(NAPS) — When people think of ways to live green and save energy in their homes, the bathroom may not be the first place that comes to mind. Home and design expert Carter Osterhouse offers several simple ways you can make a big difference in one of the most trafficked rooms in your home.
1. Save Water with Every Flush. Put a small plastic juice bottle or laundry soap bottle in your toilet tank. First, soak off the label, fill the bottle with water, replace the cap and place it in the tank. Because the bottle is in the toilet tank, less water is needed to fill the tank and therefore less water will be flushed. Be careful that the bottle doesn’t interfere with the flushing mechanism, and with five minutes work, you can save on or two gallons per flush.
2. Purchase Green Products. You can swap your traditional toilet paper for Scott Naturals® Tube-Free bath tissue and toss the tube. There’s no cardboard core so it has major potential to reduce a portion of the 17 billion toilet paper tubes thrown away each year in the U.S., enough to fill the Empire State Building twice.
3. Reduce Waste. Use bathroom necessities with less packaging such as bar soaps, which are friendlier to the environment (and your budget). The carbon footprint of liquid soaps is about 25 percent larger than that of bar soaps. Liquid soaps also require more energy for packaging production and disposal.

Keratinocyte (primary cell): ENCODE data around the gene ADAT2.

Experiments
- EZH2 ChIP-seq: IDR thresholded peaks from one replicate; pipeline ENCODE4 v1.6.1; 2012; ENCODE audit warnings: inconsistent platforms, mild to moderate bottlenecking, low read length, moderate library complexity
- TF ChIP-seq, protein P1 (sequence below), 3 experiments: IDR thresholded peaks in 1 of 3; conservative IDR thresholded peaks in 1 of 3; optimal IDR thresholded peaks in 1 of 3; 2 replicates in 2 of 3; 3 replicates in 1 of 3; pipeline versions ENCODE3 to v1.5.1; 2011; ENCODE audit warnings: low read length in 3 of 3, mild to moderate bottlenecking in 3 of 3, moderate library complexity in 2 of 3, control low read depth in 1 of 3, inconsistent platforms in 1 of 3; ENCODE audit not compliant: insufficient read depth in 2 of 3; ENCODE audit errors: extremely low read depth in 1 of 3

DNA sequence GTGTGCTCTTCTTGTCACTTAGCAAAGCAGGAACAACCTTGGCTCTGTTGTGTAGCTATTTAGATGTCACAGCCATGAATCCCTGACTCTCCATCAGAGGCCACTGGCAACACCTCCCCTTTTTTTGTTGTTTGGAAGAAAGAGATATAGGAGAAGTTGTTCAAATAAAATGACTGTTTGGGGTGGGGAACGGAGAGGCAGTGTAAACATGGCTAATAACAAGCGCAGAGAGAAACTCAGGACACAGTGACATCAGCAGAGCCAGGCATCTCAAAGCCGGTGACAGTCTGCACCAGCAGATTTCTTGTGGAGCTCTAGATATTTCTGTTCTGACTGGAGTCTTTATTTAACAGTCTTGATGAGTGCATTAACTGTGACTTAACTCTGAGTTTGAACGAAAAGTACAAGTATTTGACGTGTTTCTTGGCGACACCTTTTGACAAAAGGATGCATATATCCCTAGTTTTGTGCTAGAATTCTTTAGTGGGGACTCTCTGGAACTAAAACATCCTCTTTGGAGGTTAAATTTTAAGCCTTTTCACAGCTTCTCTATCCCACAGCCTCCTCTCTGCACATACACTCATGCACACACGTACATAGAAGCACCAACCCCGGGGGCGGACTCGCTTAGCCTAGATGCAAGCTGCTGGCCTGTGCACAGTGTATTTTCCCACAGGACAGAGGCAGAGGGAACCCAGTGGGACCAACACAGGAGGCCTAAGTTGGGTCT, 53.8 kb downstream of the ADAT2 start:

4. Clean the Air. Bathrooms are one of the most humid rooms in the house. Excess humidity can cause mold, which can spur allergies, asthma and other breathing troubles. Use nontoxic cleaning solutions to remove mold, such as household ingredients (baking soda and vinegar) or other natural cleaners. Help prevent mold by better ventilating the bathroom which removes the moisture that mold needs to grow.
5. Save Energy. Compact fluorescent bulbs use about 75 percent less energy than traditional incandescent bulbs and last 10 to 25 times longer. Energy-efficient bulbs can also save you money on electricity.
7. Conserve Water. Aerators on faucets and showerheads use half the water with twice the power. If everyone used one, aerators could save 250 million gallons of water a year.